This month, How to Tell Stories the Pixar Way and, in case you missed it, #FaustReturns!
Emma Coat’s recently tweeted 22 pithy Rules of Story informed by her experience in the Pixar storyboard trenches; it’s been making the rounds amongst those of us who craft corporate and/or creative fiction for a living.
Because a writer can never learn too much about what does/doesn’t resonate around the campfire… even and especially when the primal dreaming flame is a computer tablet or a TV screen.
Given recent announcements, it’s fun to look atFaust: Love of the Damned through Emma’s POV. We’ve never met – so I have to say, I am grateful for the opportunity, and I hope she doesn’t mind.
#1: You admire a character for trying more than for their successes.
Well, our protagonist John Jaspers looks like Batman/Daredevil/Wolverine, but he’s anything but admirable. Bait and switch or metafiction? That tension between superhero and Heart of Darkness spawned (pun intended) the uproar the series caused when it launched in 1987. The poor, twisted fucker’s not a hero, though he certainly has elements of the tragic hero, in a Samson Agonistes or Travis Bickle sorta way.
But if there is one thing he has done since Night One, it’s try.
He’s raged against insanity, plunging into evil to fight evil. He’s been tempted to give up on himself, but he has never given up on his obsession with his doctor, Jade, or his love/hate wrestling match with the Mephistophelian father figure, M.
#2: You gotta keep in mind what’s interesting to you as an audience, not what’s fun to do as a writer. They can be v. different.
I didn’t see the difference between the two when Tim Vigil and I started colliding our ideas together to create Faust, just over 25 years ago. I do now. But I am a very different person. And yet I am the same person.
After college, I slam-danced sideways from NY’s music business into independent comics and business communications in the age of Gordon Gecko in the late 80s.
Wall Street and four color fantasy did a number on me.
And vice versa.
And my obsessions, melted in with those of my visual co-creator, are raw on every page, naked. Genre-blending. Overwraught emotion. Grand Guignol. Frank Frazetta body worship. Beat crazy. Esoteric layers. Punk rock and Splatter. James Brown. American “Sex is Dirty” Hypocrisy. New York in the Party’s Over Era after the crash of ’87. Sex and sex and sex and violence and sex.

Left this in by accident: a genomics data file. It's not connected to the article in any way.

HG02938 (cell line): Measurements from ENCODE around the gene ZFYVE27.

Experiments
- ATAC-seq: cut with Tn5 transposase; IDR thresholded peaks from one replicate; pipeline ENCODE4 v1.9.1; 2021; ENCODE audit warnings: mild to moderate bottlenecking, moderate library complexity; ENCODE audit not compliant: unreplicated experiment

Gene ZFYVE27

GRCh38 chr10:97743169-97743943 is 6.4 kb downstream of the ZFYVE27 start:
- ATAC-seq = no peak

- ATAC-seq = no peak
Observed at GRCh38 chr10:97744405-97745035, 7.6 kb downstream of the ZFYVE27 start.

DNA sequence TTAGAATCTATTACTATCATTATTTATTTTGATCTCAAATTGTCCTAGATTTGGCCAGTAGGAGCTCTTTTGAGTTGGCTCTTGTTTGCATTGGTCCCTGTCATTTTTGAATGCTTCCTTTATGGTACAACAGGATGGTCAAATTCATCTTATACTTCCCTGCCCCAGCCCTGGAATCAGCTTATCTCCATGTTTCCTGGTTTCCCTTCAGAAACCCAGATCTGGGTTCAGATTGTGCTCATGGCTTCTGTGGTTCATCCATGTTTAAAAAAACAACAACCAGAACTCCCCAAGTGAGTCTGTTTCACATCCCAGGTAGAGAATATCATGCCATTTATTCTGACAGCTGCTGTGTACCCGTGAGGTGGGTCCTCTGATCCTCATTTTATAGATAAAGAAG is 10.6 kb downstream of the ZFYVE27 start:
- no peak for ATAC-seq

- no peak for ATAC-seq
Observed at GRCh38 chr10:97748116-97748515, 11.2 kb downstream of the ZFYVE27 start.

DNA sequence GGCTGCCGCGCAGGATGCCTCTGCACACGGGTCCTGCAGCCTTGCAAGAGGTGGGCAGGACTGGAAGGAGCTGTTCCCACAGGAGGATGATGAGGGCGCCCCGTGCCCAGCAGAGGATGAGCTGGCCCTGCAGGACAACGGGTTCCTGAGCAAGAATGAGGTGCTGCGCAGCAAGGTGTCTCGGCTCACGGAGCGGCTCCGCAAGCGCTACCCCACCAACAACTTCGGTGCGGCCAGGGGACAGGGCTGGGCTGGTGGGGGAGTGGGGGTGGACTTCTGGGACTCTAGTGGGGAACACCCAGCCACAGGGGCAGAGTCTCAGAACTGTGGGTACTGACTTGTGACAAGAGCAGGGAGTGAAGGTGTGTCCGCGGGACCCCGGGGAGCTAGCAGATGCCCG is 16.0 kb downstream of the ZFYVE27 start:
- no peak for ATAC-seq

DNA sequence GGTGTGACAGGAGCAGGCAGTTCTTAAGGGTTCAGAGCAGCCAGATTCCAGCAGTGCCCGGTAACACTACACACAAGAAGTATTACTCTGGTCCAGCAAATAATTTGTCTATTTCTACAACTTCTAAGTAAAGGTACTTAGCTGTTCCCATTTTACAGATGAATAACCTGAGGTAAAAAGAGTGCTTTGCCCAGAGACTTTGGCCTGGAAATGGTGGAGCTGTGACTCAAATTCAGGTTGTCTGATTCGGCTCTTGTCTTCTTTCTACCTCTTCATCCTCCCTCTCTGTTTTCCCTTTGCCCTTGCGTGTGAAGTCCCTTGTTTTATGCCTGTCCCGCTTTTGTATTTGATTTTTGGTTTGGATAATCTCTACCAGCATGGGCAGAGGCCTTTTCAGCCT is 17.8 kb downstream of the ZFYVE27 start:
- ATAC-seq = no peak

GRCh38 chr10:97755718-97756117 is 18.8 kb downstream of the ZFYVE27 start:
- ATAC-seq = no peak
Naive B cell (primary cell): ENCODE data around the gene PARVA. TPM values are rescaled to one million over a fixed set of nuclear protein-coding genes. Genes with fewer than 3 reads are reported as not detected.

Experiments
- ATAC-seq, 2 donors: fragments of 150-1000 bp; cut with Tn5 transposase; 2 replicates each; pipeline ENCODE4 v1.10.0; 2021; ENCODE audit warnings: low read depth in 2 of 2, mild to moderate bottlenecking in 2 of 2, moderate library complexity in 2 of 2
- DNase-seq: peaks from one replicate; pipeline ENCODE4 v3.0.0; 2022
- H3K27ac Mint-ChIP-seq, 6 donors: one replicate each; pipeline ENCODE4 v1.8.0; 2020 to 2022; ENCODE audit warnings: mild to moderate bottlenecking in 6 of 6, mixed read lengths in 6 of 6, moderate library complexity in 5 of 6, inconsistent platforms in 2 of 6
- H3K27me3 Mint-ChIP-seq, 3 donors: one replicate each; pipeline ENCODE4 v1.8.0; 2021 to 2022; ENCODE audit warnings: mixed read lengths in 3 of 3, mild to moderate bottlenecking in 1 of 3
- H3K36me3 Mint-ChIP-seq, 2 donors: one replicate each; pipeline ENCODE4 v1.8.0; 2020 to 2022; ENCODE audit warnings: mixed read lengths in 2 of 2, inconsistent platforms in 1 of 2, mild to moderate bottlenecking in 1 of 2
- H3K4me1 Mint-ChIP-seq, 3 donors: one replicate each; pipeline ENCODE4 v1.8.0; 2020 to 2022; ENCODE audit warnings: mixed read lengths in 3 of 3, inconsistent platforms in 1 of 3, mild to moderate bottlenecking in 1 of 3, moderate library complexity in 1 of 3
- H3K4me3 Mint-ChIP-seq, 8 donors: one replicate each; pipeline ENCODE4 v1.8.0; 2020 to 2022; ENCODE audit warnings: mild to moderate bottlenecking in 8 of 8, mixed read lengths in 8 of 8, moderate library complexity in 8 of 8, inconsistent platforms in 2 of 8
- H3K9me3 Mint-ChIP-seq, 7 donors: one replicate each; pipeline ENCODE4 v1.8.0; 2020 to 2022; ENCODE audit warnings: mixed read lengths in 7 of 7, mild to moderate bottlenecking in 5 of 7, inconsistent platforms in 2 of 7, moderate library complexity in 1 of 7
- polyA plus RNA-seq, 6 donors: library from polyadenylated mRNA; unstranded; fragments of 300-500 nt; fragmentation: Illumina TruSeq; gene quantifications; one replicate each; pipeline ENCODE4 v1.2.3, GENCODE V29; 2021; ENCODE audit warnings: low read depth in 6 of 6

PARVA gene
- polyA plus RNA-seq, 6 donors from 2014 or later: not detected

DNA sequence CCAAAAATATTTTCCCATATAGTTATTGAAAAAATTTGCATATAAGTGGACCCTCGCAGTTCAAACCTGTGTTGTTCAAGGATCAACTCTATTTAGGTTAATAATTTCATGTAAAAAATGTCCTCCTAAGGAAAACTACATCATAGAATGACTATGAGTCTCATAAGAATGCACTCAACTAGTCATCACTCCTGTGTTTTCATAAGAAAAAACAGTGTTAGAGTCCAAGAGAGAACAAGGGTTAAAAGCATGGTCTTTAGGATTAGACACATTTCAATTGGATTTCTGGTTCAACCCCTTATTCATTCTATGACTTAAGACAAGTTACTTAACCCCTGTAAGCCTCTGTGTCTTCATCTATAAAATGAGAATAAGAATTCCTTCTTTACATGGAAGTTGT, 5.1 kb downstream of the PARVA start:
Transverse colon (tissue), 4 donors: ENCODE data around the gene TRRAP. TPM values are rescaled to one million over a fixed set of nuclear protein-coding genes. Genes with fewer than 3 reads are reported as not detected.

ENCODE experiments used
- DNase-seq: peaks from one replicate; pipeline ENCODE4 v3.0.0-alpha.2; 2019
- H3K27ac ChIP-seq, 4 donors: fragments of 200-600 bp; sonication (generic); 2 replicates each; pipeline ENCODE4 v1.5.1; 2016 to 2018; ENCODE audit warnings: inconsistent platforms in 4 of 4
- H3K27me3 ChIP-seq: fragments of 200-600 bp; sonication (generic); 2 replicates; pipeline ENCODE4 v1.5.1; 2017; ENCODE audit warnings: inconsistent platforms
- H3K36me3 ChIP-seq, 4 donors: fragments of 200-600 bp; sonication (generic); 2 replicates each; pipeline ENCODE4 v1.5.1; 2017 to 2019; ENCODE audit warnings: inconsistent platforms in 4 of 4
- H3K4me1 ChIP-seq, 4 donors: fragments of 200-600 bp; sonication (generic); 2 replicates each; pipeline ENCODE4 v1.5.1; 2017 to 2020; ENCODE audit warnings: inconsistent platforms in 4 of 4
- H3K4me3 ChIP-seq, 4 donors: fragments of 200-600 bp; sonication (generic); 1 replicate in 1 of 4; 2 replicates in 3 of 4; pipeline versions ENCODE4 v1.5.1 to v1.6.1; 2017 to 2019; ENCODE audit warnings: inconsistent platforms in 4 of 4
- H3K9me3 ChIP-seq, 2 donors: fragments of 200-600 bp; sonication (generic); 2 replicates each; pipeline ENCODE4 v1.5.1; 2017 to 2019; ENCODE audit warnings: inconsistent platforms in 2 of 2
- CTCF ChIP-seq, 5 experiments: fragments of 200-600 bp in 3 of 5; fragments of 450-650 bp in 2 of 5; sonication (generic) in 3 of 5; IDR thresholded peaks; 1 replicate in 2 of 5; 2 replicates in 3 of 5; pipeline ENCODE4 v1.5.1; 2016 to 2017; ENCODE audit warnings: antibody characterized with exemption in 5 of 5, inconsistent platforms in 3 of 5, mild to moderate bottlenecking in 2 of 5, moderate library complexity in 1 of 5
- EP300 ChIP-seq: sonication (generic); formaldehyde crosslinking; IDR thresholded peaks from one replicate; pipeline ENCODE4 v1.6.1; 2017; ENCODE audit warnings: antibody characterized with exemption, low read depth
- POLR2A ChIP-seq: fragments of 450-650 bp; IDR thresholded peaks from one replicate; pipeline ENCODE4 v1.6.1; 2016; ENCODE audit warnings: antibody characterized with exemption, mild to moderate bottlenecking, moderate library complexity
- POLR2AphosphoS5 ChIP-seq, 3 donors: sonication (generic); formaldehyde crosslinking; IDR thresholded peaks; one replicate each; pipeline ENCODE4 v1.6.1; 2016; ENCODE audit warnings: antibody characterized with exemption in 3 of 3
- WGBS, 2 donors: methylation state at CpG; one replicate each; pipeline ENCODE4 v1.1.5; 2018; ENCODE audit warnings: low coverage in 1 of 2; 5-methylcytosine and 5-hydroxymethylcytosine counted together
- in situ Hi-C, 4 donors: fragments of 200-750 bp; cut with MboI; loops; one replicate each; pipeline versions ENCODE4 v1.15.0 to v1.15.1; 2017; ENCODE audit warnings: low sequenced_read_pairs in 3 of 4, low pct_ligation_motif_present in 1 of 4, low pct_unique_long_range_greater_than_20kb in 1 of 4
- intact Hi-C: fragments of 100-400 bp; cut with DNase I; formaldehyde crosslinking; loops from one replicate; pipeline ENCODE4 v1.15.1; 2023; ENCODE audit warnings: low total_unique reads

I really wasn’t thinking about what the audience wanted or needed to be interesting. (Some of you are still saying “Obviously!”)
As dark end colleague Warren Ellis realized in his forward to the Faust/777 trade paperback in 1999, part of the point was getting beyond thinking itself, into the primal, in the sense that Arthur Janov used the word in The Primal Scream. Remember, this was before Wolverine went to Hell (hmmmm, interesting concept, that) and DC superheroes routinely raped, murdered and betrayed each other as they did in the last decade. Faust, like its contemporary The Crow by James O’Barr, spoke to its time and place and carved a narrow but defined pop culture niche, predicting the future.
Their influence echoes in the darker side of comics culture today, for better (The Walking Dead) or for worse (Rapey DC).
#3: Trying for theme is important, but you won’t see what the story is actually about til you’re at the end of it. Now rewrite.
See above. I had enough of theme in college. I was exploring ways to use words and pictures to feel something directly. Body and soul as well as head.
I still try to work this way, actually. Head Hand Heart, my motto.
#4: Once upon a time there was ___. Every day, ___. One day ___. Because of
that, ___. Because of that, ___. Until finally ___.
#5: Simplify. Focus. Combine characters. Hop over detours. You’ll feel like you’re losing valuable stuff but it sets you free.
Yeah, I get this. Another way to say this: if it works without the character/scene/plot point/line, cut it. And yes, we blatantly – and aggressively – ignored this wisdom in the comic, but followed it in the screenplay for the Brian Yuzna film (Filmax/Lions Gate, 2000).
Will Eisner once distilled the same advice for me, advising, “Nothing in this art form is accidental.” I remember that, and I learned so much from reading and interviewing Mr. Eisner. But no disrespect, professor, in this book, the detours and the sub-text were supposed to rise to the surface like Lovecraftian squids and take over the asylum. Though we did borrow a few visual tricks from The Spirit era, and were very playful with character names – Jade DeCamp, Beef and Hapi, Captain Mulligan – as you would have been.
Ha. And on that note, my ride is here.
As we say in storytelling, TO BE CONTINUED
The Unholy 25th Anniversary of Faust erupts this summer. Like the Facebook page to be part of it!